The written Research Assignment is due on the last day of Semester 2 Week 12.

    All assessment is summative. All assessment is compulsory. All assessment is to be undertaken individually. Although there are collaborative activities all assessment task are to be undertaken by the individual student.

    Replacement Research Assignment
    Where a student fails the course but qualifies for replacement assessment under the Modified Arrangements for Coursework Assessments, they will be required to submit a new Replacement Research Assignment on a new topic provided by the course co-ordinator. This Replacement Research Assignment topic will cover a wide range of material examined in the course and will be due two weeks after the posting of the final results for the course. Formal requirements for the Replacement Research Assignment will be the same as for the primary Research Essay, however the Replacement Research Assignment will be weighted in accordance with the Modified Arrangements for Coursework Assessment policy.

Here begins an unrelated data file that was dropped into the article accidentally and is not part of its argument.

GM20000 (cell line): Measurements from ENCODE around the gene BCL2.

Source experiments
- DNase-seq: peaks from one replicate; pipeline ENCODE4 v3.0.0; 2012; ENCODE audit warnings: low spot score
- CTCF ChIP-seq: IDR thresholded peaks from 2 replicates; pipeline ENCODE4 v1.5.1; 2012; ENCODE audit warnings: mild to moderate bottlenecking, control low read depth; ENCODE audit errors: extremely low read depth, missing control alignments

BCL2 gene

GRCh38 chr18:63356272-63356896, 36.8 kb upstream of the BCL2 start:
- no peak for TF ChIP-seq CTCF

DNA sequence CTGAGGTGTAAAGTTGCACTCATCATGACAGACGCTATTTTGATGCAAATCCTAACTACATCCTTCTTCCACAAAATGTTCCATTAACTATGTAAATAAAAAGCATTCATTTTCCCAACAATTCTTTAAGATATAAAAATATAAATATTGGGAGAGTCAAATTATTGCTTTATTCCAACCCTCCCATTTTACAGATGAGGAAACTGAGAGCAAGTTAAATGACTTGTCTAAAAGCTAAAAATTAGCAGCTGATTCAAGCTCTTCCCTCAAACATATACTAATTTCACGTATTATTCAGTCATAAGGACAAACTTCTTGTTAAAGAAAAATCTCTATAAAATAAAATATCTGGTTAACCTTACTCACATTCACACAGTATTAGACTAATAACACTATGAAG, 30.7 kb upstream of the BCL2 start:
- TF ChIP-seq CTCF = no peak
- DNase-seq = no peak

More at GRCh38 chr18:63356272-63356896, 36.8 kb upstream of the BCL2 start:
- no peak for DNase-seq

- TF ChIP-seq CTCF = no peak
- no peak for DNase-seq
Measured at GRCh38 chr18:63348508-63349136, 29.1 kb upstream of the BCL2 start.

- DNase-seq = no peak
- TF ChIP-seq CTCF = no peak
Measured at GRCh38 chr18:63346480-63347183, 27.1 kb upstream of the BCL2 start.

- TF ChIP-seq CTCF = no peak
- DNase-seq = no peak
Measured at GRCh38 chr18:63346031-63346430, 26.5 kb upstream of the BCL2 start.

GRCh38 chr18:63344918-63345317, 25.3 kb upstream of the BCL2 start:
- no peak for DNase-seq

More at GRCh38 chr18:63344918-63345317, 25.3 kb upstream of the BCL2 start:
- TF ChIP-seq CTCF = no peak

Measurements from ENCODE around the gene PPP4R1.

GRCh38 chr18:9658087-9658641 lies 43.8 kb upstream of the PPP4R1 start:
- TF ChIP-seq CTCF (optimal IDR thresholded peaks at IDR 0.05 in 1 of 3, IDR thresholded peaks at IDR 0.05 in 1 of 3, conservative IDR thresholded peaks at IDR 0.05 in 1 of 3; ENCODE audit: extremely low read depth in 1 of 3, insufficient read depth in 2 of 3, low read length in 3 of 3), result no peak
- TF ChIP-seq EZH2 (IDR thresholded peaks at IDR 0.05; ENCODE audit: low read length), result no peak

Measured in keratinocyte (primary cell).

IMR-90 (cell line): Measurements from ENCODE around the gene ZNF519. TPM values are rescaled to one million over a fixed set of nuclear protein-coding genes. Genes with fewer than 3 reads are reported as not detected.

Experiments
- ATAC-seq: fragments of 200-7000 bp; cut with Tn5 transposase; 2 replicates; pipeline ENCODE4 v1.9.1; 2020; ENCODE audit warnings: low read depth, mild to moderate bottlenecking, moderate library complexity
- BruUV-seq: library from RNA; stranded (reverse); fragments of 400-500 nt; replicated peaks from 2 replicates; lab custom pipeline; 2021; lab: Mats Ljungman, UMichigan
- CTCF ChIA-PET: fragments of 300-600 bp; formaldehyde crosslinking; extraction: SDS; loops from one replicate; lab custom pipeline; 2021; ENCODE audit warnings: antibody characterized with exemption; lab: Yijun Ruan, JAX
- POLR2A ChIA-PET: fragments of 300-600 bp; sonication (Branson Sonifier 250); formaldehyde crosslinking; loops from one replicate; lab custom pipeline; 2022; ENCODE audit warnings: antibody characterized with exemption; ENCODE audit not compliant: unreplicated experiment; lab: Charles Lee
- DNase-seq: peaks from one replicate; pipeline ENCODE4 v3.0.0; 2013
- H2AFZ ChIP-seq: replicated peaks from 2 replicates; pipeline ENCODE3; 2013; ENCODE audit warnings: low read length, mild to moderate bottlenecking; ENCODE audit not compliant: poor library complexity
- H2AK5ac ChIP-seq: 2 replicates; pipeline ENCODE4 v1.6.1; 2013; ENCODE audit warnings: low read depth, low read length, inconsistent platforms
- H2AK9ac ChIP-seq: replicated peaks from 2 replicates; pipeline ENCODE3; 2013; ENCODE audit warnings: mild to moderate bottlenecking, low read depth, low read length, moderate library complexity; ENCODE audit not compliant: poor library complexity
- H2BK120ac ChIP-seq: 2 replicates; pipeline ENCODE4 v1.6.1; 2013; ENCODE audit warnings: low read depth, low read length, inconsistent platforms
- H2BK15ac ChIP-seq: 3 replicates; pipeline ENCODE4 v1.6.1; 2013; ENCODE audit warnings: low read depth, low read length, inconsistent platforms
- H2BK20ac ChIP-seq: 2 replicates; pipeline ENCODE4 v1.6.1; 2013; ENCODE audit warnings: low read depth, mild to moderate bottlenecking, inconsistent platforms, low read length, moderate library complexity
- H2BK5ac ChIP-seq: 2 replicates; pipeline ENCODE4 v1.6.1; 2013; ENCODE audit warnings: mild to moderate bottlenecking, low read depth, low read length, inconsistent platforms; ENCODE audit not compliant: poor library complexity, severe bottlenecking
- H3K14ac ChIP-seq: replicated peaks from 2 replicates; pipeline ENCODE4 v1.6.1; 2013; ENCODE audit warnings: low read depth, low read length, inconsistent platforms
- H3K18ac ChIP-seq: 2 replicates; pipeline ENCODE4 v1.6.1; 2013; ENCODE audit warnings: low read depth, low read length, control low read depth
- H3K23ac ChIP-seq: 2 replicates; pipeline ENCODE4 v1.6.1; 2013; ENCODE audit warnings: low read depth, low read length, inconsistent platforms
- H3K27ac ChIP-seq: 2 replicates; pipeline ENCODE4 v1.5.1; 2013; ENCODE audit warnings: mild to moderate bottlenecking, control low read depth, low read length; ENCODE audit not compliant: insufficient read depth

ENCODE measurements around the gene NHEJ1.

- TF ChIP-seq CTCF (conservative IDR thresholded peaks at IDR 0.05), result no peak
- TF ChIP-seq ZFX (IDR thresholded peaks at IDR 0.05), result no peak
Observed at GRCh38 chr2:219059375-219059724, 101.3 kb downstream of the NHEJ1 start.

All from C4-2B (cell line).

Assessment Detail

    PARTICIPATION IN SEMINARS – weighting 10% of the total marks for this course (one mark applies to participation over the whole year (ie: in both Semester 1 and Semester 2)

    Students are expected to attend and participate fully in seminars.

    Grade Descriptors for Class Participation are as follows:

    High Distinction 85-100
    Regular attendance at classes, outstanding level of quality contribution to class discussion demonstrating a strong understanding of concepts, high level of analysis and strong capacity to identify issues, clear understanding of cases and materials, strong responsiveness to the contributions of others and evidence of thorough reading of set material and preparation for class.

    Distinction 75-84